University Golf Course to be handed over to Musqueam

Isn’t it ironic that the University is now the the valiant protector of parkland in the face of development and the Musqueam are the rabid private interest group?

From today’s Globe and Mail:

Gary Mason
June 14, 2007
VANCOUVER — One of the most prime pieces of real estate in the country, home to one of the oldest public golf courses in the city, is expected to be handed over to the Musqueam Indian band as part of a controversial land-claims agreement.

If the deal for the 120-acre University Golf Club goes ahead, constituents in Premier Gordon Campbell’s upscale west-side riding, which encompasses the land, will be forced to take some kind of action, one former University of British Columbia official predicted yesterday.

“I can tell you right now it will have a dramatic impact on any provincial election,” said Bob Hindmarch, a retired director of athletics at the university.

“Gordon’s constituents are going to be furious. I simply can’t believe the provincial government would do this but that’s what we’re hearing is going to happen.”

Mr. Hindmarch isn’t the only person who has heard a deal is in the works. Word has begun buzzing throughout the development community too, and sources suggest the current worth of the land is $5-million an acre.

As well, some of the university’s top patrons have been tipped off and have quietly begun to mobilize forces to fight the move when it is officially announced next month.

The Musqueam have laid claim to vast tracts of the city, including land on which the University of British Columbia and University Golf Club sit. The land is some of the most valuable property in the country.

It has long been accepted that any land-claims agreement with the Musqueam would be extremely costly simply because of the value of the land to which they have laid claim.

The university bought the golf club from the province in 2003 for $11-million over the objections of the Musqueam, who wanted the property included in any land-claims negotiations. The land has a covenant on it that stipulates the property be used for a golf club, which is why it sold for only $11-million when it would be worth hundreds of millions if it was ever redeveloped for residential or commercial use.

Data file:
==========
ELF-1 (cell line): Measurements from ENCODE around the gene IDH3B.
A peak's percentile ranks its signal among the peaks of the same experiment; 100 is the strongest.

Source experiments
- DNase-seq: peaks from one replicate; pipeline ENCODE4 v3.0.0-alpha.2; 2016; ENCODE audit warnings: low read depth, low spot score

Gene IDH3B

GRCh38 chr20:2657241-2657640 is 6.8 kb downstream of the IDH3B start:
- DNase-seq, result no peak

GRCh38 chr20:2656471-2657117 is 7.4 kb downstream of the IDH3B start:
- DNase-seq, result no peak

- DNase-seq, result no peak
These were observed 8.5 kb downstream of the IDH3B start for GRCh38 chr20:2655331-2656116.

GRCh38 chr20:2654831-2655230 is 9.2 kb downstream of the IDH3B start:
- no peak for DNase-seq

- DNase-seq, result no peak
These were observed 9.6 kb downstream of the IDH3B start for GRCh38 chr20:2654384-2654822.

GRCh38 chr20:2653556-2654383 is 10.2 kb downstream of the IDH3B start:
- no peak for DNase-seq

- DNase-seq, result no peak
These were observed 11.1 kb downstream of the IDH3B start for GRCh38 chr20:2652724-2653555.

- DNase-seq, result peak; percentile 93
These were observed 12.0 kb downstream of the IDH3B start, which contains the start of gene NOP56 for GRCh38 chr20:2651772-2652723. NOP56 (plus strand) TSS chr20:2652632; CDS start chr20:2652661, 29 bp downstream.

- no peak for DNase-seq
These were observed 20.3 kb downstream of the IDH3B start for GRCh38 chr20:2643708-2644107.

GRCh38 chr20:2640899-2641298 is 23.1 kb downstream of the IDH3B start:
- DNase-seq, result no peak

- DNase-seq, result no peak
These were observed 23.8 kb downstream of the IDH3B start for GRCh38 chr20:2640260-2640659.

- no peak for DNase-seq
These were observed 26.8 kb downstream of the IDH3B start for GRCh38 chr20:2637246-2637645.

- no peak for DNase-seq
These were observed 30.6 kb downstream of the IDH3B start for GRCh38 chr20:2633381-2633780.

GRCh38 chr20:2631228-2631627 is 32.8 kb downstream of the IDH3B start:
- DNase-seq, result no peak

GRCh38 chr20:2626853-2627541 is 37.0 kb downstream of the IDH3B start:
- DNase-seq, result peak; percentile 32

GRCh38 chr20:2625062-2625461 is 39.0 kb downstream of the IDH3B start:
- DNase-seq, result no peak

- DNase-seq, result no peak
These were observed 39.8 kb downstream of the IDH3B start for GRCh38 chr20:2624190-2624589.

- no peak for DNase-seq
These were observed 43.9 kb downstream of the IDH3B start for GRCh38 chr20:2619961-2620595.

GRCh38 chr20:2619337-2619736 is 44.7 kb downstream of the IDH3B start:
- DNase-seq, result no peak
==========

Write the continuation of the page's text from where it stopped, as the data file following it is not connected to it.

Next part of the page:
In March, 2005, the B.C. Court of Appeal overturned an earlier Supreme Court of B.C. decision that upheld the sale. The appeal court ruled that the provincial government breached its duty to consult and accommodate the band before transferring title to the property.

Two of the three appeal court judges agreed that the order-in-council authorizing the sale should be suspended for two years while the parties tried to reach an agreement.

Details of the anticipated deal between the Musqueam and the provincial and federal governments for the golf club are virtually non-existent.

However, one university source said the government would repay the university the money it paid for the course in 2003 plus interest. The land would then be transferred to the Musqueam, who would be required to operate it as a golf course for a set period of time.

“But I guarantee you the Musqueam could and will get out of whatever covenant is placed on the course,” said one source. “And if they redevelop that land it will be worth hundreds of millions of dollars to them. It’s one of the finest pieces of real estate anywhere in the country, let alone the city.”

It’s true. But to the federal and provincial governments, the golf club represents a fairly quick and easy solution to the land-claims dilemma it faces with the Musqueam. As mentioned, the band’s claim covers vast tracts of the city, including some of the most expensive residential property in the country. The government has no intention of turning either the university or any private residences over to the band, so the golf course offers an attractive alternative.

But handing the golf course to the band will likely have to come with a fair whack of cash as well.

Calls to Musqueam band leaders were not returned yesterday. The provincial government refused to comment on the story.

The Musqueam claim has been the great elephant in the room on the land-claims front. Reaching agreements with bands in remote areas of the province is one thing, coming to terms with one laying claim to large chunks of one of the most expensive cities in the world is quite another.

“The university would have kept that golf course a golf course forever,” Mr. Hindmarch said. “The idea that the province would take it away from the university and give it to the Musqueam without securing its future as a golf course in perpetuity is unthinkable.

“But that’s what we’re hearing. And like I said, if this thing goes ahead there are going to be tons of irate people. I guarantee you. I’ve talked to a bunch of people about this already and they’re very upset. This has greater implications.”


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